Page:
Thus, a misdemeanor DWI becomes a felony if the defendant has a prior DWI in the last ten years.  Possessing an unregistered, unloaded gun becomes a felony if the defendant has been convicted of any previous crime.

In prosecuting these cases, we must prove to the jury beyond a reasonable doubt that the defendant currently on trial is the same defendant convicted of the prior offense.  It is an element of the crime.  The jury then hears evidence the defendant is a convict and we use fingerprint comparisons to show his current prints are the same as his prints from the prior case.

Smart defense attorneys concede this element outside the presence of the jury, so the jurors never hear about it and we're not allowed to discuss it.

3) When the defendant testifies

So, we're not allowed to get into a defendant's criminal past.  What about this situation?  As a prosecutor, you sit there and watch the defendant testify waiting for an opportunity to cross-examine him.  On the stand Bob, who's charged with that pesky gun point robbery, tells the jury he's never touched a gun in his life.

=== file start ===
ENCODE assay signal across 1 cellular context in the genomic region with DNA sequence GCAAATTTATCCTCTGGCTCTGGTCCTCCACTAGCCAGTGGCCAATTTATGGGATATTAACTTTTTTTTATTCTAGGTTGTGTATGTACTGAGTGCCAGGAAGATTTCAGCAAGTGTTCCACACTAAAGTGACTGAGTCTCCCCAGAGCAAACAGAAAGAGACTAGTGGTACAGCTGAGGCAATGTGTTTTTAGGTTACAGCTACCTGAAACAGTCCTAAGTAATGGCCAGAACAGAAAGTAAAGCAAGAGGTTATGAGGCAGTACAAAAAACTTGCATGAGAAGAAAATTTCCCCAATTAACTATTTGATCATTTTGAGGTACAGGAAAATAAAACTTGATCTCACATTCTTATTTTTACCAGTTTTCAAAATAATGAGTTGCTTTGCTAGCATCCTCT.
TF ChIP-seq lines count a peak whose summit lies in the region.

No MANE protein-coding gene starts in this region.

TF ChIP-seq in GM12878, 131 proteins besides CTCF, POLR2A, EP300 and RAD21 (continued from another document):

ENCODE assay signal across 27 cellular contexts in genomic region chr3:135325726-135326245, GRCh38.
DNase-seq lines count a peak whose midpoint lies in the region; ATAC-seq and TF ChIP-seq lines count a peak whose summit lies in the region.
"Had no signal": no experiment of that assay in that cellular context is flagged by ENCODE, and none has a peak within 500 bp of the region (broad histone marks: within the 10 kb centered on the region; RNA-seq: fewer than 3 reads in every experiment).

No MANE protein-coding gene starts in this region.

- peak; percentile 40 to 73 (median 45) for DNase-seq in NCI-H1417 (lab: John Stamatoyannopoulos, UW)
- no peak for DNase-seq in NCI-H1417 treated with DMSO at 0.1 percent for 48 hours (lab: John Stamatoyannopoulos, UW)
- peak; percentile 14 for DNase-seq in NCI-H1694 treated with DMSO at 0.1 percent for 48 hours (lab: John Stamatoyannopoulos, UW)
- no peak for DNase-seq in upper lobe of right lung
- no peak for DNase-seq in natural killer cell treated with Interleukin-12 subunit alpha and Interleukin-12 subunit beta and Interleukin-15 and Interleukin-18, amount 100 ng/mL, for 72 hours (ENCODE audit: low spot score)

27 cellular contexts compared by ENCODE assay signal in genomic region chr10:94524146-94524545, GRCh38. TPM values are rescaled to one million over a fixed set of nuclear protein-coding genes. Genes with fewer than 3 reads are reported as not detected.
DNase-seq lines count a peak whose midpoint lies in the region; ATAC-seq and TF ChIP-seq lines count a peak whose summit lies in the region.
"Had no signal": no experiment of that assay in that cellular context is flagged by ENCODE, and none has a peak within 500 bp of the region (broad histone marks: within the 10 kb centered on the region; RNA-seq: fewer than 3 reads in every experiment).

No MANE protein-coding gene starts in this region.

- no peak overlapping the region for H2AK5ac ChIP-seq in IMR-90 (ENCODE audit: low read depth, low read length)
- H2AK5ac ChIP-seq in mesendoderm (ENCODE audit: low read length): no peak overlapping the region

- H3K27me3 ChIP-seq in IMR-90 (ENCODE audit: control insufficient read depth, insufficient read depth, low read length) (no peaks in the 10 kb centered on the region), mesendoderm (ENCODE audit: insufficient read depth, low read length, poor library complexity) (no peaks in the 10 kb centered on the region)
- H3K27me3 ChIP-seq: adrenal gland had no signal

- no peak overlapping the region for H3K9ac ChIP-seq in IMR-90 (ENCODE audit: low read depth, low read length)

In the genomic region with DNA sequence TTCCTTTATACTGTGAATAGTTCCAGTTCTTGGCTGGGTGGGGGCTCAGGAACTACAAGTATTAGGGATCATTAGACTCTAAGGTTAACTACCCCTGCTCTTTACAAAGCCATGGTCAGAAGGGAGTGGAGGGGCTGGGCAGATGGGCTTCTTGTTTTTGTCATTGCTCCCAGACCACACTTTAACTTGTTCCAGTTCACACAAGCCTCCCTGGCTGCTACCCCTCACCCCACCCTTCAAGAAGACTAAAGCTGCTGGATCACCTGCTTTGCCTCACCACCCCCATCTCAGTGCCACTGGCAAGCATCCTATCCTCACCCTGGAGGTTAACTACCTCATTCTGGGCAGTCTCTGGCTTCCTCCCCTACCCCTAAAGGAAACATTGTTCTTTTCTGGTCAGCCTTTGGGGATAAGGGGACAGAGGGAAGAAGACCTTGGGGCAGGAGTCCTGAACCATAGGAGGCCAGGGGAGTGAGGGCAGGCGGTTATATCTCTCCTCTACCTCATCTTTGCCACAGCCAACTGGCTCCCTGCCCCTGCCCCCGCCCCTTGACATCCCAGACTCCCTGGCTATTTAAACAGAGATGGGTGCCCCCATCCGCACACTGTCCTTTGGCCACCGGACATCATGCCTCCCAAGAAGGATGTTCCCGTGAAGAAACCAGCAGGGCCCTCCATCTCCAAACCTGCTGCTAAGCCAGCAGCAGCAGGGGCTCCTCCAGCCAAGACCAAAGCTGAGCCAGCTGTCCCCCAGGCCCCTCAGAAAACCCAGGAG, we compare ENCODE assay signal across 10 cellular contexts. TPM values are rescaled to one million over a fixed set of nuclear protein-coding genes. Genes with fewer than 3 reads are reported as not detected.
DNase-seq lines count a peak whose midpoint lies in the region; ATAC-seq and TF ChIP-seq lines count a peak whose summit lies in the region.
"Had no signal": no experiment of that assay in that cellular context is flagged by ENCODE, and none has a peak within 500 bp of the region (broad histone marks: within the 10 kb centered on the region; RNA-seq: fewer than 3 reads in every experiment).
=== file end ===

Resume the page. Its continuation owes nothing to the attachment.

In your hands you hold his criminal history displaying his plea of guilty to possessing a gun a few years ago.  But, you're not allowed to talk about his criminal history.  What happens?  Admit defeat?  The jury leaves without the whole picture of the defendant?  They acquit based on a lie?

Not at all.  Prior to the defendant testifying (usually prior to jury selection) the court listens to arguments on whether the prosecution can question the defendant about his criminal past if he testifies.  It's called a Sandoval hearing.  The defense attorney argues that asking his client about prior convictions will be too prejudicial to him and will force him to reconsider testifying, a constitutional right.

The prosecution argues that the convictions are relevant on the issue of the defendant's credibility.  Without giving the jury a full picture of the defendant, they will inflate his credibility.  He cannot use the fact he is a prior felon as an impenetrable shield when testifying.

The court generally issues a compromise - we are allowed to ask the defendant if he's ever been convicted of a crime or a felony, but not allowed to ask about the facts underlying the conviction.